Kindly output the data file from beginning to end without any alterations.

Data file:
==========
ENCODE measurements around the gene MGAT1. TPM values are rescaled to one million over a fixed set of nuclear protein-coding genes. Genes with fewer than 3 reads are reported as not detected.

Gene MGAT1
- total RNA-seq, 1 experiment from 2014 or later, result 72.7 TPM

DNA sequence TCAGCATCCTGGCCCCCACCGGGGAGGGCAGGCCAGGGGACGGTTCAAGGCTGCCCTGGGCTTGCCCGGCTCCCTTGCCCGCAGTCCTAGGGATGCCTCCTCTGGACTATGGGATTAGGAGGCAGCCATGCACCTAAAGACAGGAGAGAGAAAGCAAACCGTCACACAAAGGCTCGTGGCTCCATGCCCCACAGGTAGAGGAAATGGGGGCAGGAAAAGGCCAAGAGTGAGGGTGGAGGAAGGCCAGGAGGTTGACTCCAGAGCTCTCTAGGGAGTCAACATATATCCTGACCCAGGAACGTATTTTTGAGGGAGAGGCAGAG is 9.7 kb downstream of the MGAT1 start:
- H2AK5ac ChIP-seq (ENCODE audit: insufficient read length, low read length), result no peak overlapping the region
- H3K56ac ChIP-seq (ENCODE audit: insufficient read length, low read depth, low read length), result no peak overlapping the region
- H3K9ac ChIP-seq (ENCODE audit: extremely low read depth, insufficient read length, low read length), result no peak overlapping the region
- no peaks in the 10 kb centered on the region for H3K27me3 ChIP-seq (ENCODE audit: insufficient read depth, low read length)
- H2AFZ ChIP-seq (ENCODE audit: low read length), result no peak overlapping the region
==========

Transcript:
ENCODE measurements around the gene MGAT1. TPM values are rescaled to one million over a fixed set of nuclear protein-coding genes. Genes with fewer than 3 reads are reported as not detected.

Gene MGAT1
- total RNA-seq, 1 experiment from 2014 or later, result 72.7 TPM

DNA sequence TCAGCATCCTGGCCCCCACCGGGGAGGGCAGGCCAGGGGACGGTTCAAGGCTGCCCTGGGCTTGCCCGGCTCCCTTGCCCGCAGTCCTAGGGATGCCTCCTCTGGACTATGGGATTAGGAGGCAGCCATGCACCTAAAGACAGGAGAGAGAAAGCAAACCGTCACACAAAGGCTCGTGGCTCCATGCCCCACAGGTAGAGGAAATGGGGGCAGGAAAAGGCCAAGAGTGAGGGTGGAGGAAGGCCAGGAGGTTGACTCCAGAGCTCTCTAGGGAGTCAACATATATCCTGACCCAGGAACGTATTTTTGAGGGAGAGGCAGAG is 9.7 kb downstream of the MGAT1 start:
- H2AK5ac ChIP-seq (ENCODE audit: insufficient read length, low read length), result no peak overlapping the region
- H3K56ac ChIP-seq (ENCODE audit: insufficient read length, low read depth, low read length), result no peak overlapping the region
- H3K9ac ChIP-seq (ENCODE audit: extremely low read depth, insufficient read length, low read length), result no peak overlapping the region
- no peaks in the 10 kb centered on the region for H3K27me3 ChIP-seq (ENCODE audit: insufficient read depth, low read length)
- H2AFZ ChIP-seq (ENCODE audit: low read length), result no peak overlapping the region